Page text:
In 1651 Katalin Bornemissza (the widow of Gyorgy Perenyi and Ferenc Kallay), her descendants, further, Istvan Salyi and his wife Zsuzsanna Fulo became proprietaries, as well.

In 1729 Istvan, Mihaly and Eva Bay Ludanyi and in 1807 Istvan Bay became owners of areas near Surany. In 1822 Jozsef and Karoly Bay had properties there, and after 50 years, mrs Gyorgy Bay, Ferenc, Jozsef and Erzsebet Bay, baron Gyula Uray, Gabor Lonyay and Jeno Eotvos had aesthetical residences there.

(The family Bay (originated from shire Nograd) has settled in Surany through marriage in the 17th century, although the heads of the family are mentioned among the "illustrious men" of shire Bereg. Specially Mihaly Bay was the wice leader of the shire, who left the country with Imre Tokholy and lived in Asia, leaving his goods to his brother Andras. In his last will and testament, Tokholy bequeathed a patrician courtyard to Mihaly Bay. Mihaly Bay redeemed the courtyard at Rakoczi Ferenc II , in this contract Rakoczi enumerated the merits Mihaly Bay reached by serving Ilona Zrinyi and Imre Thököly.)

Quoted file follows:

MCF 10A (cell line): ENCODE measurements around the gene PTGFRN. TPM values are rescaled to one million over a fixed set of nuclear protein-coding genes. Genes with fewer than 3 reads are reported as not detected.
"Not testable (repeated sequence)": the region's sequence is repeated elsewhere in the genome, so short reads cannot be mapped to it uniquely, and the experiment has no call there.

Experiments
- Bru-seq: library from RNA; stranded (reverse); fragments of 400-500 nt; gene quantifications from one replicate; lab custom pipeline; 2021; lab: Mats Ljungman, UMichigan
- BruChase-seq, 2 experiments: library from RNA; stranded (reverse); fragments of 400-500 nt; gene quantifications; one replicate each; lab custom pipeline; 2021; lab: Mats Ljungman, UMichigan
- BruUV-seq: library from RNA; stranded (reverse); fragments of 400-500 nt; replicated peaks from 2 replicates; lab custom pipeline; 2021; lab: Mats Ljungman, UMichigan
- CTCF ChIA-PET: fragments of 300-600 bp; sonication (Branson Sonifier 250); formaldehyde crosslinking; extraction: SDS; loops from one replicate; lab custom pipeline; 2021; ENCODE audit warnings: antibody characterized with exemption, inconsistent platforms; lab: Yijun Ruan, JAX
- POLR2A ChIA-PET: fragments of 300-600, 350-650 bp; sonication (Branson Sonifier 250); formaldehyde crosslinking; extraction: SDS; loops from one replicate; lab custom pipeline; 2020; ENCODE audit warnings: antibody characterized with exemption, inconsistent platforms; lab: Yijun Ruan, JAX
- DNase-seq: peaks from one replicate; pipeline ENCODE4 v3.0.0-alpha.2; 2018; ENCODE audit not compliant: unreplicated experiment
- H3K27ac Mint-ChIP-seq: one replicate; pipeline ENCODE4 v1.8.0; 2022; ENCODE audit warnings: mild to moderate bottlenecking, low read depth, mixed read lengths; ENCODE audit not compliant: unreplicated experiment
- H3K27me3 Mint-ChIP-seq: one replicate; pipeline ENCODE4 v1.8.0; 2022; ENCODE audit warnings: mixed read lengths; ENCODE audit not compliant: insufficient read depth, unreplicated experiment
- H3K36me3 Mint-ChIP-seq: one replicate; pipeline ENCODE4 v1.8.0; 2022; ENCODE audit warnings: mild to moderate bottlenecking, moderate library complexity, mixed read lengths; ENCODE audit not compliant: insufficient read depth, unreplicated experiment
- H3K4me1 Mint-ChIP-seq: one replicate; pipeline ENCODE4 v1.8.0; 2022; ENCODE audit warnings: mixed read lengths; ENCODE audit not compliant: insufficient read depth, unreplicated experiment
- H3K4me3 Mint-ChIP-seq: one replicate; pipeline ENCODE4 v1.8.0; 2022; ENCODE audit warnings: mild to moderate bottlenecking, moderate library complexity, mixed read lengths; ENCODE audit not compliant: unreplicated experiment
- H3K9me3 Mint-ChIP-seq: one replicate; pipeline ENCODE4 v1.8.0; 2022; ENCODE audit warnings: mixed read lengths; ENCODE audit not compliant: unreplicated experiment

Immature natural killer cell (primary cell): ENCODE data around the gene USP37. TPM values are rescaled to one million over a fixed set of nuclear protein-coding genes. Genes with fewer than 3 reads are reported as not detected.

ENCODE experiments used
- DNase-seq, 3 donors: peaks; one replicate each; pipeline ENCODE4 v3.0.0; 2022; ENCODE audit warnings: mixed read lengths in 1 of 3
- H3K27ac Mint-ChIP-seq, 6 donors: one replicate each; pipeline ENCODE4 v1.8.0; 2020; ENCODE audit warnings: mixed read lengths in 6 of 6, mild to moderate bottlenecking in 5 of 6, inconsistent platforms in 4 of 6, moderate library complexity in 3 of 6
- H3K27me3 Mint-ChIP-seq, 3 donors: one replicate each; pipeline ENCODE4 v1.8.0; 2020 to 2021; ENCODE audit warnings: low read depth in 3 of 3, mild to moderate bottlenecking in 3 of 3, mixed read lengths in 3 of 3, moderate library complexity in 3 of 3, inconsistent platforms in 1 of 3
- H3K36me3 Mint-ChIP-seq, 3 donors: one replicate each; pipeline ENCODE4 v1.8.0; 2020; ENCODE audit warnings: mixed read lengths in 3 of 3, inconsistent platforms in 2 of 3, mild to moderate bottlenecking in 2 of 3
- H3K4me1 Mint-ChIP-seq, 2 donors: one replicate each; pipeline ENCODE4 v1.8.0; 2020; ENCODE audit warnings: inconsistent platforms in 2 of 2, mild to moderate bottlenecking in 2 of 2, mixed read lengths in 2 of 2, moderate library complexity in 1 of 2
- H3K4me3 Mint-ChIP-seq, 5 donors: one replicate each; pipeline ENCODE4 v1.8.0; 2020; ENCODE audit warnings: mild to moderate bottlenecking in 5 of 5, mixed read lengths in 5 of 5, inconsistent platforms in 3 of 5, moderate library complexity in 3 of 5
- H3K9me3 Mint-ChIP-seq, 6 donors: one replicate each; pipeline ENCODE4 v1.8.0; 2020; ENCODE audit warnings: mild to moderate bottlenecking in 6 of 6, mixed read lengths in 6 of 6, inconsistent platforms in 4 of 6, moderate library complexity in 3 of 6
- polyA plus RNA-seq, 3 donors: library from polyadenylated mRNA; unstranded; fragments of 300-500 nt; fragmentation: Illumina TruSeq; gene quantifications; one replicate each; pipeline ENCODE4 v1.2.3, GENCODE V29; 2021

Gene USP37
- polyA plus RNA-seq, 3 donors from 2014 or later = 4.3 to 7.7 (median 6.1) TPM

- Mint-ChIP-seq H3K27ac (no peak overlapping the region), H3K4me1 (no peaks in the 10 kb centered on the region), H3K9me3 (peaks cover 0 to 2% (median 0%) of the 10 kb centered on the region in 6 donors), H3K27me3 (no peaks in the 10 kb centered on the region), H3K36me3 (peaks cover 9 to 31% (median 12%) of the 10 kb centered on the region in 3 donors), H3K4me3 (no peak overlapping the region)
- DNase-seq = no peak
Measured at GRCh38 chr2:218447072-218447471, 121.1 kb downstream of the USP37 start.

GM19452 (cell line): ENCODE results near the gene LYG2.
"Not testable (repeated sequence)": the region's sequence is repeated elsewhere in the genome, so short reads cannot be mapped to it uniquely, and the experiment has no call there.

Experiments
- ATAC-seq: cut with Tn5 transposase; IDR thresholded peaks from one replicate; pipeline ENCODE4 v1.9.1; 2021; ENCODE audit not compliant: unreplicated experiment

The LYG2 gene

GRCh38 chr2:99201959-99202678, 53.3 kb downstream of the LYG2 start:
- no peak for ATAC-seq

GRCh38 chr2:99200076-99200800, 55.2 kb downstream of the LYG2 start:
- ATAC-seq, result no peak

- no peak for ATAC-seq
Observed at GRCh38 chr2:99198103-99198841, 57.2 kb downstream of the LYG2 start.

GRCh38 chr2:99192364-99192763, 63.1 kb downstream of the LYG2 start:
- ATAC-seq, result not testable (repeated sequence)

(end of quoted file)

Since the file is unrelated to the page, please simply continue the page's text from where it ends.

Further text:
The military descriptors of shire Bereg between 1782 and 1825 found a swampy forest of oaks, birches and beech. The roads and meadows were also swampy, good hay could be collected only in the sparse woods beside the closest settlement Asztély. In the east from the village, the highway was forked, the branch going to Munkacs had hard ground, was quiet wide in the forest and carried just next to Surany. The one going through the village went to Beregszasz, the third one, going to Vári was lesser-busy since its poor state. However, the road coming from Tarpa was hardly viable in rainy weather.